The Walk from Sankober
It was an energetic group which set off for a walk that morning (after suffering a downpour the night before), but only at 9 AM after a couple of hours of drying clothes and sleeping bags over a campfire. The walk from Sankober to the Gich camp is part of the traditional Simien walk. Only a few years ago there was no functional road into the park, you had to walk from Debark. There was of course the series of 4 camps to walk to. The standard trip into the park involved 3-4 days walking in and 3-4 days walking out, unless you wanted to add another 3-4 days for an assault on Ras Dashen, the tallest mountain in Ethiopia.
My first visit to the park was in 1998, when the road had already been carved out as far as Chennek – the 4th camp. The road was not in great shape, but passable in dry weather. The road improved over subsequent visits, and now reaches 40 km past Chennek to the fascinating little town of Mekane Berhan. You can take the drive alternative to see the park, and stop at viewpoints along the way, which is a lot easier than having to walk for days. It is also a very nice experience, as the viewpoints are fantastic – with intestine shriveling cliff drops of up to 1000 meters to look over. You can walk for a couple of kilometers to give yourself a break from the car.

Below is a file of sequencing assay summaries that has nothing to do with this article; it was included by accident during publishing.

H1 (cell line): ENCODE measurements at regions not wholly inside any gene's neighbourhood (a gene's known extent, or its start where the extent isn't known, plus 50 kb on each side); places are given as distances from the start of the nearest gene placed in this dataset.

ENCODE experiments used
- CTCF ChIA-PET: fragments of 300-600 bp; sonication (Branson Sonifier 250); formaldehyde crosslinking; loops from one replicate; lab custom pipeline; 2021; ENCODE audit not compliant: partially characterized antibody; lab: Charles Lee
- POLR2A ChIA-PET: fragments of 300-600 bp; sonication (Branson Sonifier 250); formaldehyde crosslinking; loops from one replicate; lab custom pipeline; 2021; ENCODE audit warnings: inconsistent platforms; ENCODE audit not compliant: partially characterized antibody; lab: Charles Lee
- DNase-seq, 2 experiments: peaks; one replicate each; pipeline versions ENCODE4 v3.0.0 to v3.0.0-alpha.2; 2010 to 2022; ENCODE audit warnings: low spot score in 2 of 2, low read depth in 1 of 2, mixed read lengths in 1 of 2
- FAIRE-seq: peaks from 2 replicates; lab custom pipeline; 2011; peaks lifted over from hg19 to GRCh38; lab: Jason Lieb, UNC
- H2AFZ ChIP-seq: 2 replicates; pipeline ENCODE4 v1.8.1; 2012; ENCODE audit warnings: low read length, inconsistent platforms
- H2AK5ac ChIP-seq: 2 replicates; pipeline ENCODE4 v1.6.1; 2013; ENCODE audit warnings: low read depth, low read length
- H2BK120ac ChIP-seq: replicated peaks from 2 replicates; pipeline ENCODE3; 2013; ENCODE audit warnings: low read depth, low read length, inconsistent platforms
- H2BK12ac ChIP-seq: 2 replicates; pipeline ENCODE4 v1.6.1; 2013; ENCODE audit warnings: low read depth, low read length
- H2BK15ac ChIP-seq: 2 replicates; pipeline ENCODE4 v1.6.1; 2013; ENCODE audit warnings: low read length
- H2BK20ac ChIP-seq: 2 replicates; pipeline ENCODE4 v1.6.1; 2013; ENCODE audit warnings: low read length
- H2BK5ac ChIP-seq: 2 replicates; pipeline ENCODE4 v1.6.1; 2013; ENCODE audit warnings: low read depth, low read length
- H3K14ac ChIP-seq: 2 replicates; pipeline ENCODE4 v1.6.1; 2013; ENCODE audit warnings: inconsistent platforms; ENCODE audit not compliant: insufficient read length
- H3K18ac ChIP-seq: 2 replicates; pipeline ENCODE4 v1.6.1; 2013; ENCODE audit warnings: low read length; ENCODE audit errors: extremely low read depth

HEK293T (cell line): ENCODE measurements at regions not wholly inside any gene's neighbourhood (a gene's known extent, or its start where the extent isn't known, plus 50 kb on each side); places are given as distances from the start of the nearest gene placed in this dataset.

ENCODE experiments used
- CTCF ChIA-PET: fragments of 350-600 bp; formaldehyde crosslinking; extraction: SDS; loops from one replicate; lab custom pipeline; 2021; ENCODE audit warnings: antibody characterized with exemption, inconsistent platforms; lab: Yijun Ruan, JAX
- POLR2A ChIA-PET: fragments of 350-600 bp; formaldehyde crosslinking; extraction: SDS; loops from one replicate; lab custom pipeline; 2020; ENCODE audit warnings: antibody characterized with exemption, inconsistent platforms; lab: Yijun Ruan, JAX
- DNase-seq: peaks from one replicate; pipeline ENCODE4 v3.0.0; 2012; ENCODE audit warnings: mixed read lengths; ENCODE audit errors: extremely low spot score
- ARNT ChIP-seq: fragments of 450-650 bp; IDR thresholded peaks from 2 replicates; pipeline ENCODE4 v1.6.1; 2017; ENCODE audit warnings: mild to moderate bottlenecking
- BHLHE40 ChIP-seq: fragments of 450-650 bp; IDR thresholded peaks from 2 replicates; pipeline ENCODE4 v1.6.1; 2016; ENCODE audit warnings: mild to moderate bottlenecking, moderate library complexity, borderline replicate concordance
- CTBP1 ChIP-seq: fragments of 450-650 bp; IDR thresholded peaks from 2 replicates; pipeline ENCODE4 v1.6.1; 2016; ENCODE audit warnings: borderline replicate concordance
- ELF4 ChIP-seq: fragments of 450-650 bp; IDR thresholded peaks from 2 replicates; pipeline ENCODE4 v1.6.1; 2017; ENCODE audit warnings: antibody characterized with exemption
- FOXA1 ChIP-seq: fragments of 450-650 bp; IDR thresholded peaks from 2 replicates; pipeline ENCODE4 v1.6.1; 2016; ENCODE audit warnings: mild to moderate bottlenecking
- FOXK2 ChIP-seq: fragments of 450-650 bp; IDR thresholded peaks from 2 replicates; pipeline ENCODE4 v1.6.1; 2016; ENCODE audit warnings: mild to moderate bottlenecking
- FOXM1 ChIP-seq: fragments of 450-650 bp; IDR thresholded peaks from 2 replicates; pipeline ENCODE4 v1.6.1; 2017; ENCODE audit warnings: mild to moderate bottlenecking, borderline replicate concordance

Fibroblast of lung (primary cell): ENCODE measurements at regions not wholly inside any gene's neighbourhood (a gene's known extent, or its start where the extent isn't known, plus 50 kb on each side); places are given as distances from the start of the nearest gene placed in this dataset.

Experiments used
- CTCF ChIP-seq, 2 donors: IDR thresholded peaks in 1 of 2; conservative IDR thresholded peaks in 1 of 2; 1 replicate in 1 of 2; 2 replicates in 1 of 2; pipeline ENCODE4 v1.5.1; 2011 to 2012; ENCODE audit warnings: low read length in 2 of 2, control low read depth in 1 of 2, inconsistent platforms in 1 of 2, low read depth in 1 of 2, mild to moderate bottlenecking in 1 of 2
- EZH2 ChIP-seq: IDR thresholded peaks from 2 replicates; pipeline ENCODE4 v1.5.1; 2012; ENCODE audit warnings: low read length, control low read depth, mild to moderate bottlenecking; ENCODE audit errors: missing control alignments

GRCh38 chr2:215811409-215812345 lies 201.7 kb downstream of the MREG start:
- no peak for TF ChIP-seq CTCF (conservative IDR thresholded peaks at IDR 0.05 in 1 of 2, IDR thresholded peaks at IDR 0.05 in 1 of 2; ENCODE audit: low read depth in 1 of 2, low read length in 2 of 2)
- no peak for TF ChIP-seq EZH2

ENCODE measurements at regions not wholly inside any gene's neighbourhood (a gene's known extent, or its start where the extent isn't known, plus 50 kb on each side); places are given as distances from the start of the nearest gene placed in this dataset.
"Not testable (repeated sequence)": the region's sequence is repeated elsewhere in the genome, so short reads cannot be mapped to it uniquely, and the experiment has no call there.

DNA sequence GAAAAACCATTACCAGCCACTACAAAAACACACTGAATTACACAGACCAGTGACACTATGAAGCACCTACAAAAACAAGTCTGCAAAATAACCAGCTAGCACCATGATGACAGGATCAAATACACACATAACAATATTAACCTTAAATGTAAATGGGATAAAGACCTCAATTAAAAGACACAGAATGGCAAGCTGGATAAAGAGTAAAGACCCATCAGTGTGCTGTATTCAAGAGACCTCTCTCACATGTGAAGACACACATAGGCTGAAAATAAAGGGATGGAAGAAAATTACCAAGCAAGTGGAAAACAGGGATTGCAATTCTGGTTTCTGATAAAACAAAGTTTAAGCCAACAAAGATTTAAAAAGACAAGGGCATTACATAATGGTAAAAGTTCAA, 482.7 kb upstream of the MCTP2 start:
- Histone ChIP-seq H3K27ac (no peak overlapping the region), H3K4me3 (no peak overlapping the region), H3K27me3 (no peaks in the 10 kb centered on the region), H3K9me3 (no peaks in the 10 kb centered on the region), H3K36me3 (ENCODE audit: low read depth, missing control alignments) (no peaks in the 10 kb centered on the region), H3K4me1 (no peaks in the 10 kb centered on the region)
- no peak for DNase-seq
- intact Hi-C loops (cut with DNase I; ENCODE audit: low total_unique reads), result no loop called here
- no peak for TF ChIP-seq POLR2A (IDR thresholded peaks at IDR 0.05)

Tourists of course will always prefer the walk up. While fairly long sections of the walk follow the road, which is scenic but a bit dreary, you also have long detours away from the road which take you into interesting places. Past Sankober the path follows the ridge overlooking the canyons below. The view from here makes the Grand Canyon look like a sandbox.
I have to admit that one of my many failings is a fear of heights. This was so acute when I was a child that I couldn’t walk across a bridge without intense terror. I gradually overcame this handicap, mostly through hiking in the Canadian Rockies near my hometown of Calgary in Canada. I did get to the point where I’d actually clamber to the top of mountains to gaze out over dizzying heights, although cautiously.